Jordon Armstrong, who was in Constellations with Schulte, has three small parts, but he is just as smooth and polished in his work here as Plyer. With Manning as a guide, Armstrong provides a welcome slapdash of humor in the midst of the blood-letting as the scruffy drunken loose-limbed Porter.
The “weyard” sisters Rachel Finley, Courtney Posten and Jessica Schulte are wonderfully creepy, crawling all over the stage and issuing unearthly groans, moans and guttural utterances from the wings to amp up the atmosphere.
Also in the cast are veteran Skye Whitcomb as Duncan, Tim Gore as a Macduff who apparently has access to Lenscrafters, Stephen Hedger, Robert Fritz, Stephen Kaiser, Rafe Martinez, Johnny Contini and Ray Zurawin.
The virtues also feature evocative design work, including the wood-and-stone steps flanking the haze-engulfed playing area by Ryan Maloney; the costumes of leather, metal studs, tunics, tartan accents and work boots by Leslie Cook, and especially the deftly created and effectively melded elements of lighting design by Connor Reagan and sound design by Ernesto Gonzales with Celtic fiddle music and war-like drums cementing the eerie vibe. Given the limited budget, their work is worthy of award consideration.
The stylistic stage combat is choreographed by Robert Aronowitz who has supplied the extensive cutlery including a wicked curved knife kept at the back of Macbeth’s belt whose very appearance promises violence like Hedda Gabler’s pistols.
On the other side of the ledger: the magic just isn’t there. The sense of a spiraling tragedy is evident only in the text, not the production. With the other virtues in the production so clear, patrons yearn for more depth and complexity.
For instance, characters like the Macbeths say one thing in public with a calm even amiable demeanor, but are in severe distress underneath. That under-layer is never hinted at in performance in those scenes when they are dissembling for others.
A clearer example: Malcolm tests Macduff’s loyalty when he rebuffs entreaties for him to be the next king. He goes on at great length about how he is too sinful to lead a country (Okay, no current relevance there.) It is hogwash meant to see how loyal Macduff will be, but the actor and director have him deliver it with outsized passion as if it Malcolm meant every word. But he doesn’t. And there is nothing in the delivery indicating that this is a ruse. So when Malcolm pivots and says, yeah, he is willing to be king, there has been no foundation laid in the acting and it makes no sense.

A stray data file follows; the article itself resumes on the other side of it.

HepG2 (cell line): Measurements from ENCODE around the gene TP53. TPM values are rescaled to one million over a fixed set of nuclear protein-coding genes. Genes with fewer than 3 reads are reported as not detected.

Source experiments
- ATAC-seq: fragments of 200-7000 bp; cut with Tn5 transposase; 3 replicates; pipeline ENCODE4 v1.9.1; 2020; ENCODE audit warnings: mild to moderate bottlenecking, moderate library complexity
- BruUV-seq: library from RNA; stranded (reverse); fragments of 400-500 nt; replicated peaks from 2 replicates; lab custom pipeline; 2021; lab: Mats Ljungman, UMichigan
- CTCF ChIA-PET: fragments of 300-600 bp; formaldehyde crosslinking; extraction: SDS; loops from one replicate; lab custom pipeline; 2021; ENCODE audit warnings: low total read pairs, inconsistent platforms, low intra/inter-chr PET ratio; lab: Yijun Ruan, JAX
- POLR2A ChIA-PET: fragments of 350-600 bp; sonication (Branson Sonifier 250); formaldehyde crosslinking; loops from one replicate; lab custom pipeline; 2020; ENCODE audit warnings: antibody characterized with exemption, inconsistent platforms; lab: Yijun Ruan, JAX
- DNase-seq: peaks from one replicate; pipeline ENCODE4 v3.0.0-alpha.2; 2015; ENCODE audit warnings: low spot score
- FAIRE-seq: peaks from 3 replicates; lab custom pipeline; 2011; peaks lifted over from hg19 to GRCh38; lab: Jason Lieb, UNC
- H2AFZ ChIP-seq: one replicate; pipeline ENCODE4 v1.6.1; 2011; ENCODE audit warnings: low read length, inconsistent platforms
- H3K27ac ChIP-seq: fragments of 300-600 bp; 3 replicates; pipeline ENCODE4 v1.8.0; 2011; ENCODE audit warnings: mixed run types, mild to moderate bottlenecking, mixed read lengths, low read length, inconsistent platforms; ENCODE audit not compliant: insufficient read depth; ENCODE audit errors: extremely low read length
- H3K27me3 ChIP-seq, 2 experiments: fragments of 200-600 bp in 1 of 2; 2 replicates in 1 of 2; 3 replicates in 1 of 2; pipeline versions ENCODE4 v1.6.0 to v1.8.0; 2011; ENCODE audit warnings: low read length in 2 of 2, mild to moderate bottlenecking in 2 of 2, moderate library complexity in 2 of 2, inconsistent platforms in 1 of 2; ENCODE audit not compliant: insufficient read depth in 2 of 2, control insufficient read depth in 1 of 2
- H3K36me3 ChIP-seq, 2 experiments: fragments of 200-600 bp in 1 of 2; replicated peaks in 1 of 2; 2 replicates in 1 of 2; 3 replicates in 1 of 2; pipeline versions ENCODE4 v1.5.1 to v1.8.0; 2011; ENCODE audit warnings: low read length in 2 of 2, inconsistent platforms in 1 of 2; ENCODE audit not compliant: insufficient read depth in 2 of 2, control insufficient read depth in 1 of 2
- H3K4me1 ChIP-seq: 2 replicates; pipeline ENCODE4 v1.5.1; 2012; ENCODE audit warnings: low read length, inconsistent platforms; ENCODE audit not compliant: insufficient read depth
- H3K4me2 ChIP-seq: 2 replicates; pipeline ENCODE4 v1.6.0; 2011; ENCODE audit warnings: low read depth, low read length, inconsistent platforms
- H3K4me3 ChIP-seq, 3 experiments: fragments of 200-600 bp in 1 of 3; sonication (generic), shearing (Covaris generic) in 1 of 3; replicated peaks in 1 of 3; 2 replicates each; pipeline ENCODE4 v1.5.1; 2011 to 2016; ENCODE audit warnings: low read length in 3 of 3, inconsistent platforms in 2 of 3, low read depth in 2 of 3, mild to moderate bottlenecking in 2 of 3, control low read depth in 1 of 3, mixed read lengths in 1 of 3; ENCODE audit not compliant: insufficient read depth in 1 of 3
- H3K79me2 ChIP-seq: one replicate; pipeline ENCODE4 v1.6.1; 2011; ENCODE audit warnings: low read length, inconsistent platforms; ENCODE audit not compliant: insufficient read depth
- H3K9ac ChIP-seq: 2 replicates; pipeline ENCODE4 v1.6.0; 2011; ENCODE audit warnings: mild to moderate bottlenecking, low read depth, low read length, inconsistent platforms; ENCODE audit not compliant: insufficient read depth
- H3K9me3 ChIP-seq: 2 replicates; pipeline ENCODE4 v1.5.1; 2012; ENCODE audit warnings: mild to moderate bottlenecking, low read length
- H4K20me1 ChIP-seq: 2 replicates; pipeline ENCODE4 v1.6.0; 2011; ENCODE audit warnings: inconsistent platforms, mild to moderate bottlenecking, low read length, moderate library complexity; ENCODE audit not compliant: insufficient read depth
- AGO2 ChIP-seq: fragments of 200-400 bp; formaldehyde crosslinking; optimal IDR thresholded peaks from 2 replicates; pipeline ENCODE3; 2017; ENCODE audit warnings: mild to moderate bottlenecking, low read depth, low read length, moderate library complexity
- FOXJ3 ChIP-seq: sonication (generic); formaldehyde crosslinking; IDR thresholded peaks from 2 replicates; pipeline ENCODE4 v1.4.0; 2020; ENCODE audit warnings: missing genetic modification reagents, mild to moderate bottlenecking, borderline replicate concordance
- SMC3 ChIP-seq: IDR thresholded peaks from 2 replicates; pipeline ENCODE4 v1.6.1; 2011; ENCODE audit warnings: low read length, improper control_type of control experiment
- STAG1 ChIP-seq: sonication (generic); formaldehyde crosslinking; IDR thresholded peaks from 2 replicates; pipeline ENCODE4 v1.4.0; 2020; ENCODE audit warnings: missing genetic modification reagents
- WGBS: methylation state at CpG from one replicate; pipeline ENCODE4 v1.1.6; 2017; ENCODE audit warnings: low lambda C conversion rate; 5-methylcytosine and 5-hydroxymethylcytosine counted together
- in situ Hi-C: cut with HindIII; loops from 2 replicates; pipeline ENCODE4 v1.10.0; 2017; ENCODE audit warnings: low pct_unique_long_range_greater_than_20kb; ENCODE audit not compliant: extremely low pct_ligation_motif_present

To be fair, Shakespeare is the Mount Everest of theater and Macbeth is far from his easiest work to pull off. We saw an A-list production a few years ago at Lincoln Center directed by the brilliant Jack O’Brien and starring Ethan Hawke who is as fine a stage actor as he is a film actor. And it was, to be gentle, mediocre.
So credit where credit due.
Several notes: First, the initial weekend sold out, so get tickets early if you are interested.
Second, If you come early, read the program, which has a scene-by-scene synopsis of the slightly edited text as well as a cute list of character featuring droll sketches of family characters like you see on the back of someone’s stationwagon plus even cuter descriptions such as Fleance: “Banquo’s son, fortuitously good at running away” or Duncan: “Rather avuncular, totally doomed.”
Third: In the interest of social media promotion, patrons are being encouraged to shoot photos and video in the short opening battle scene to send to friends after the show, and then expected to turn them off.
Macbeth from New City Players through Sept.1, performing at Vanguard Sanctuary, 1501 S. Andrews Ave., Fort Lauderdale. 8 p.m. Thursday-Saturday, 4 p.m. Sunday. Running time 2 hours 20 minutes with no intermission but a five-minute stretch your legs pause. Tickets adults $35, seniors $30, students with ID $20. Talkbacks after Sunday performances. Call 954-650-5938 or www.newcityplayers.org.
To see a promotional video, click here. https://www.youtube.com/watch?v=4IociYHU2qcl